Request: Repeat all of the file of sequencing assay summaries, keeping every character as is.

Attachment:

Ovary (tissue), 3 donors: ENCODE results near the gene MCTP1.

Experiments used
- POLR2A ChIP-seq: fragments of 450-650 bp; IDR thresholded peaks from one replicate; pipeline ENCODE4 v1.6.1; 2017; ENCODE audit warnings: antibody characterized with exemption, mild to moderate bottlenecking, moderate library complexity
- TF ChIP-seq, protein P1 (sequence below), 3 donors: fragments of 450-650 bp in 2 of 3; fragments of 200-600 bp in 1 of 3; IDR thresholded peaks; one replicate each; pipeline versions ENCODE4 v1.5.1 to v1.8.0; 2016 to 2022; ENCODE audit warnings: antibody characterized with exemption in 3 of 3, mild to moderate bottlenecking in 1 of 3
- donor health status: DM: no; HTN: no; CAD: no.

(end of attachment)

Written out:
Ovary (tissue), 3 donors: ENCODE results near the gene MCTP1.

Experiments used
- POLR2A ChIP-seq: fragments of 450-650 bp; IDR thresholded peaks from one replicate; pipeline ENCODE4 v1.6.1; 2017; ENCODE audit warnings: antibody characterized with exemption, mild to moderate bottlenecking, moderate library complexity
- TF ChIP-seq, protein P1 (sequence below), 3 donors: fragments of 450-650 bp in 2 of 3; fragments of 200-600 bp in 1 of 3; IDR thresholded peaks; one replicate each; pipeline versions ENCODE4 v1.5.1 to v1.8.0; 2016 to 2022; ENCODE audit warnings: antibody characterized with exemption in 3 of 3, mild to moderate bottlenecking in 1 of 3
- donor health status: DM: no; HTN: no; CAD: no.